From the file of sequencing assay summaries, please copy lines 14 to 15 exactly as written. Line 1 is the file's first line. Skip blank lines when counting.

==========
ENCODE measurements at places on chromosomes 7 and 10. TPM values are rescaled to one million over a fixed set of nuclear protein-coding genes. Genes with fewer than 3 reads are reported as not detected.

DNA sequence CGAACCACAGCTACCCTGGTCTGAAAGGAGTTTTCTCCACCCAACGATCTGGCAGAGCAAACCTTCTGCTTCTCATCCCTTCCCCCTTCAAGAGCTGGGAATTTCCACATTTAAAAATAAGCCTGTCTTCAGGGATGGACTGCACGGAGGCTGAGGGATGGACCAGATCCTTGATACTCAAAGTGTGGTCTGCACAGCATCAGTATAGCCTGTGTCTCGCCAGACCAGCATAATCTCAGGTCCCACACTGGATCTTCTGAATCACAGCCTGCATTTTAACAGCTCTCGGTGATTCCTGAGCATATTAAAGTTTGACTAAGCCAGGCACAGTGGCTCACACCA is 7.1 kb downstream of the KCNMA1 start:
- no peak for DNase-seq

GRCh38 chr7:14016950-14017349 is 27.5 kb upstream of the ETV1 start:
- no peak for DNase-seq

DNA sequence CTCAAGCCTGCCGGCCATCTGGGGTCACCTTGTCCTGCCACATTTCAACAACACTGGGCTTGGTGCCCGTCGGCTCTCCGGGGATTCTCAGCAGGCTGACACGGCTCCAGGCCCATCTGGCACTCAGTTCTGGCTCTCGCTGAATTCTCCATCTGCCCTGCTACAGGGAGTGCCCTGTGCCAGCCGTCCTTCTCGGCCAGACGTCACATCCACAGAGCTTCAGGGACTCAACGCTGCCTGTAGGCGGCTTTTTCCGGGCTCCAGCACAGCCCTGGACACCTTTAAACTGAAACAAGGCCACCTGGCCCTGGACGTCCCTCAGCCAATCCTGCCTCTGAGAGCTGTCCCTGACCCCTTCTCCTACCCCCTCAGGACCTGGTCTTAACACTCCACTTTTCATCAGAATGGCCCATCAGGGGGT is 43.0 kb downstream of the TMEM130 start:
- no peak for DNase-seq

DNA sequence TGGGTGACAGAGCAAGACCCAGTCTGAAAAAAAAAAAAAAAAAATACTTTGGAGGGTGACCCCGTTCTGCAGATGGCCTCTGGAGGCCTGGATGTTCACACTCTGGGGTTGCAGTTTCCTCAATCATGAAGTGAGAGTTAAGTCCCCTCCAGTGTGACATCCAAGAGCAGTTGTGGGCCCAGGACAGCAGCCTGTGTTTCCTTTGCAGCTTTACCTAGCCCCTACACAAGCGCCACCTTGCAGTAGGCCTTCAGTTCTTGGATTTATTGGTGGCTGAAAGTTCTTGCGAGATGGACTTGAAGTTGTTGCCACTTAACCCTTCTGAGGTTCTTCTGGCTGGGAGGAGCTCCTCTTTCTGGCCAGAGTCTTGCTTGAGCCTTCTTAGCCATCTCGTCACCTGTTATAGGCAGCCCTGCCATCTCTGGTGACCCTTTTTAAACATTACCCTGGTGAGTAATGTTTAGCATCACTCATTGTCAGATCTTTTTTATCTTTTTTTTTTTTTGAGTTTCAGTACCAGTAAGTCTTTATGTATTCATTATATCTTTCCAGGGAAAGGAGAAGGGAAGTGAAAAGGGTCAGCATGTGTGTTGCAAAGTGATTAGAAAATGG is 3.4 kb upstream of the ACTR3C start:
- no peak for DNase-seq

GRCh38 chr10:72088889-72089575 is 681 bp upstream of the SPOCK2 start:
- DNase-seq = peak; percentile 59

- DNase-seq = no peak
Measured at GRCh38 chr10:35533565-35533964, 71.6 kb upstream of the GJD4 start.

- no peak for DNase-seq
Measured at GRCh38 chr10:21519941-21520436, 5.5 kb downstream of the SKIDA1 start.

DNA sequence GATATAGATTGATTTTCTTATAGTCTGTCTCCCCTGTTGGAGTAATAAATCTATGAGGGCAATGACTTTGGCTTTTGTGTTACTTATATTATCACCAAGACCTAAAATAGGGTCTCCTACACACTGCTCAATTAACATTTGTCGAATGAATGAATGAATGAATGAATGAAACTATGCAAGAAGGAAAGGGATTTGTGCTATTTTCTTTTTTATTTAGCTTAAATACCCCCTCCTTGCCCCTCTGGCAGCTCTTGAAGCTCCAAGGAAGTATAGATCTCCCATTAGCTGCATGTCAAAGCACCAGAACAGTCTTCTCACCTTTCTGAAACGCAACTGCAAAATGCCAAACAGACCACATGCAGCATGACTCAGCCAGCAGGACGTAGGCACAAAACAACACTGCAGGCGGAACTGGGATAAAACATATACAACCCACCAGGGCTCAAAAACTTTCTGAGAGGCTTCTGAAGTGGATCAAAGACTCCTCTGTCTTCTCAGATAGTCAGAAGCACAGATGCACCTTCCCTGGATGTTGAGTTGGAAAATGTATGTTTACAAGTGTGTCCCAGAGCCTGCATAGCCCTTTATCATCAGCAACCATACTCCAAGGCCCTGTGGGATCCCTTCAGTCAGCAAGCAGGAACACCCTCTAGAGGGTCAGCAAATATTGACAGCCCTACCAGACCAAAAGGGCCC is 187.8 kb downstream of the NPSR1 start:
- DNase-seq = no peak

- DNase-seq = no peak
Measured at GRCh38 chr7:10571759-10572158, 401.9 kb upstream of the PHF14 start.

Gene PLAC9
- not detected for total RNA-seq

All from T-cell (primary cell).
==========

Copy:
- no peak for DNase-seq
Measured at GRCh38 chr10:21519941-21520436, 5.5 kb downstream of the SKIDA1 start.